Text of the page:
Palestinian Prime Minister Salam Fayyad resigns
The Palestinian Prime Minister Salam Fayyad has resigned, after a long-running dispute with President Mahmoud Abbas.
Official Palestinian news agency Wafa said the president accepted Mr Fayyad's resignation after they met in person.
But he asked him to remain as caretaker until a new government is formed.
A BBC correspondent says Mr Fayyad's resignation is a major blow for US efforts to restart the long-stalled peace process with Israel.
His resignation is the climax of long-running and increasingly bitter dispute between the prime minister and the president.
They have been at odds over economic policy since Finance Minister Nabil Kassis quit last month, and rumours were rife that Mr Fayyad would step down.
Mr Fayyad accepted Mr Kassis's resignation, but he was subsequently overruled by Mr Abbas, challenging his authority.
Mr Abbas reportedly waited several days before accepting Mr Fayyad's resignation.
It comes despite recent attempts by US Secretary of State John Kerry to reconcile the two men.
The BBC's Wyre Davies in Jerusalem says Mr Fayyad was seen as a key person in US attempts to restart peace negotiations with Israel.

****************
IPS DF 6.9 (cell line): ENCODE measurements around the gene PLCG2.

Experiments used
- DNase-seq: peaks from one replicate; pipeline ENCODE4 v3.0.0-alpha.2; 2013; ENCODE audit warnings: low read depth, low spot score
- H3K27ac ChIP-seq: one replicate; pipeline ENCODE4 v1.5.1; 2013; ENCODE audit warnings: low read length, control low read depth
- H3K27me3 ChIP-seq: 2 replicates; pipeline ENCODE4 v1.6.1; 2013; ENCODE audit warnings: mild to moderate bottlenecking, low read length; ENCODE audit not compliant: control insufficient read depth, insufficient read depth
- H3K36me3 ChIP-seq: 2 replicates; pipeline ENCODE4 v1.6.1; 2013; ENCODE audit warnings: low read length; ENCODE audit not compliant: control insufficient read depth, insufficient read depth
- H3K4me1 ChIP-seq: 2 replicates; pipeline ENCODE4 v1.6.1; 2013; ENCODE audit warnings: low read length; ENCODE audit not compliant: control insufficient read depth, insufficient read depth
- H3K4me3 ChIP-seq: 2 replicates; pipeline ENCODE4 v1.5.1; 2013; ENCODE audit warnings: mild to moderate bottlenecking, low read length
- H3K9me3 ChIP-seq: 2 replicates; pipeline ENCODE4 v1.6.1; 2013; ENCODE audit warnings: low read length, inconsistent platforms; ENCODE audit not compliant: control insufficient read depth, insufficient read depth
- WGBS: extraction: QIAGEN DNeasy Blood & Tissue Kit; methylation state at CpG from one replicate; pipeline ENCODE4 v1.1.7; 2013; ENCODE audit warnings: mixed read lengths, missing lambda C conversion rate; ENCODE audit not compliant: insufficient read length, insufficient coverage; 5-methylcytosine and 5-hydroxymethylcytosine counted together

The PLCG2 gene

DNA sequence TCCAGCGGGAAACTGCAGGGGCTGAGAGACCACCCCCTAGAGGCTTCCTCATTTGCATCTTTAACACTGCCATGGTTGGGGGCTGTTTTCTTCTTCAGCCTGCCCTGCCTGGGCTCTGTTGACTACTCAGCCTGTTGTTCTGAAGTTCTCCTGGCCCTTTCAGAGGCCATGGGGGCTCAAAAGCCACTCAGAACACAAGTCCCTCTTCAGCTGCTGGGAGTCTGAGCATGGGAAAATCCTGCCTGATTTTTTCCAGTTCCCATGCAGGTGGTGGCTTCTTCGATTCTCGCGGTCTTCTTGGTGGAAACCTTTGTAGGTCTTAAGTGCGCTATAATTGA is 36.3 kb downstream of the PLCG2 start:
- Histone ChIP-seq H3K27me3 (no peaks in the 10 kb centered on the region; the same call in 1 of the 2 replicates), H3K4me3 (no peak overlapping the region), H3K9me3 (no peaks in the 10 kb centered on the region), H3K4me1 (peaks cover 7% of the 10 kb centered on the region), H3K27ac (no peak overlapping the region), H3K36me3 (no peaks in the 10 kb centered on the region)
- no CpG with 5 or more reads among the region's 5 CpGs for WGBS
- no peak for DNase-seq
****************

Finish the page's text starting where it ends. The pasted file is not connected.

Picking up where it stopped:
President Abbas may now struggle to replace him with someone who can match his level of international credibility, our correspondent says.
He is expected to name a new prime minister within days.
Mr Fayyad, 61, has been prime minister of the Palestinian Authority since 2007.
A former International Monetary Fund official, he is widely respected among international organisations and donors.
He is considered a liberal and politically independent, being a member of neither Mr Abbas's Fatah party, nor of rivals Hamas, who control the Gaza Strip.
But in recent months he has proved unpopular with both parties, partly due to his economic policies at a time when the Palestinian Authority is in financial crisis.
Hamas welcomed Mr Fayyad's decision to stand down. Spokesman Fawzi Barhoum said he and his government "worked to protect the Zionist occupation and US interests".